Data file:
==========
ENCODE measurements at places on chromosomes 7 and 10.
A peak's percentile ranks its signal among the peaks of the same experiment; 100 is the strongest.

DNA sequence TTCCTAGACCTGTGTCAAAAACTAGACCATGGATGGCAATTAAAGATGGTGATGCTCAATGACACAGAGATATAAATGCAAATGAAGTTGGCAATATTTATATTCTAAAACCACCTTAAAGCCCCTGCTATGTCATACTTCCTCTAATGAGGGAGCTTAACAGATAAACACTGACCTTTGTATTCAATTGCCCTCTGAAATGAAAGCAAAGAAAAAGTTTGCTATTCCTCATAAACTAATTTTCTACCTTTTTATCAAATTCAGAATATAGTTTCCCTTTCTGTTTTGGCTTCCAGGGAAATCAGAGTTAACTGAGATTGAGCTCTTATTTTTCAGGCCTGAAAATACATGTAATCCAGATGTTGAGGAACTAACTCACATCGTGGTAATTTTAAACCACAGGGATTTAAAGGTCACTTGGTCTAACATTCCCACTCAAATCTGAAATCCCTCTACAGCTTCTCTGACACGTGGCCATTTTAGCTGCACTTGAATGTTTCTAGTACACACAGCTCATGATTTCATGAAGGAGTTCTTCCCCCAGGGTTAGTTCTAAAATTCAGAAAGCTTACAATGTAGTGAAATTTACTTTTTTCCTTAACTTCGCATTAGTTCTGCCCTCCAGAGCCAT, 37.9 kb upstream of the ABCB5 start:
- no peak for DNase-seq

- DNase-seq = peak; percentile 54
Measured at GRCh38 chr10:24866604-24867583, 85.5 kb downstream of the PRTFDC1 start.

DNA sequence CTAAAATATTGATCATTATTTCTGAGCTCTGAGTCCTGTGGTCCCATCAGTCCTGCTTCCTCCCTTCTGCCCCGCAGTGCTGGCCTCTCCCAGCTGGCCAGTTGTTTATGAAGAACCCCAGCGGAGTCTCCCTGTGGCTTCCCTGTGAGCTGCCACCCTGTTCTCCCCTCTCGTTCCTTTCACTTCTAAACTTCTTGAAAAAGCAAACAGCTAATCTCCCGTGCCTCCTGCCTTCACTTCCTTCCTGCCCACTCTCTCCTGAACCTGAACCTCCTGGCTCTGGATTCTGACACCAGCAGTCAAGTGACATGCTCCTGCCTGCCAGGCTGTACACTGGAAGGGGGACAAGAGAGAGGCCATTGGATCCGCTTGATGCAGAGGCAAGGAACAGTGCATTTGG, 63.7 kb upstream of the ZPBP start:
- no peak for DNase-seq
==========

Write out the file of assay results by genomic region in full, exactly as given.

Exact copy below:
ENCODE measurements at places on chromosomes 7 and 10.
A peak's percentile ranks its signal among the peaks of the same experiment; 100 is the strongest.

DNA sequence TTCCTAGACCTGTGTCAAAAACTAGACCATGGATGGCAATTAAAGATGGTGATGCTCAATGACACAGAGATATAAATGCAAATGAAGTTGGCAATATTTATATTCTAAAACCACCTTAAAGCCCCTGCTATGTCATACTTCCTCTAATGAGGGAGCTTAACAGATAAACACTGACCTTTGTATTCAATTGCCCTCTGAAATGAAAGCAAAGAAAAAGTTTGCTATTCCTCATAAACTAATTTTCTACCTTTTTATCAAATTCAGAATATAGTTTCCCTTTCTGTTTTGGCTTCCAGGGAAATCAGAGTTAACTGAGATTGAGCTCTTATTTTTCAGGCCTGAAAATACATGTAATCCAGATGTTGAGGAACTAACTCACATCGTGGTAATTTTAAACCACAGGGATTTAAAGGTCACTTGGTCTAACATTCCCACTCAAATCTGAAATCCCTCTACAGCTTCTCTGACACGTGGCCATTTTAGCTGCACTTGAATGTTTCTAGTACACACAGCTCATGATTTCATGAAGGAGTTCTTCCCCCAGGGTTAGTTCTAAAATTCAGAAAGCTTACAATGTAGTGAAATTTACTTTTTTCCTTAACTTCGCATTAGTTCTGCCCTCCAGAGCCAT, 37.9 kb upstream of the ABCB5 start:
- no peak for DNase-seq

- DNase-seq = peak; percentile 54
Measured at GRCh38 chr10:24866604-24867583, 85.5 kb downstream of the PRTFDC1 start.

DNA sequence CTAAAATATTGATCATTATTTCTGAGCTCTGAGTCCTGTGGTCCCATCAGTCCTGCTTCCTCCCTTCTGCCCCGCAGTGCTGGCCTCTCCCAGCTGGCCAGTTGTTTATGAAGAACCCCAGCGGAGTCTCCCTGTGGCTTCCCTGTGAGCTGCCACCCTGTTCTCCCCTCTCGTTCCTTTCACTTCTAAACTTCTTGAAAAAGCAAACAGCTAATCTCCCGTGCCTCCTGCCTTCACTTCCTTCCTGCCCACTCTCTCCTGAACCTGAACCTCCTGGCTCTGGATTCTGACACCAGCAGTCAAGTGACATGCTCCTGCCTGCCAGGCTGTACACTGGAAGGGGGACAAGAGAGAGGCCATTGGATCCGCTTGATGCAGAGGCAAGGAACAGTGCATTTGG, 63.7 kb upstream of the ZPBP start:
- no peak for DNase-seq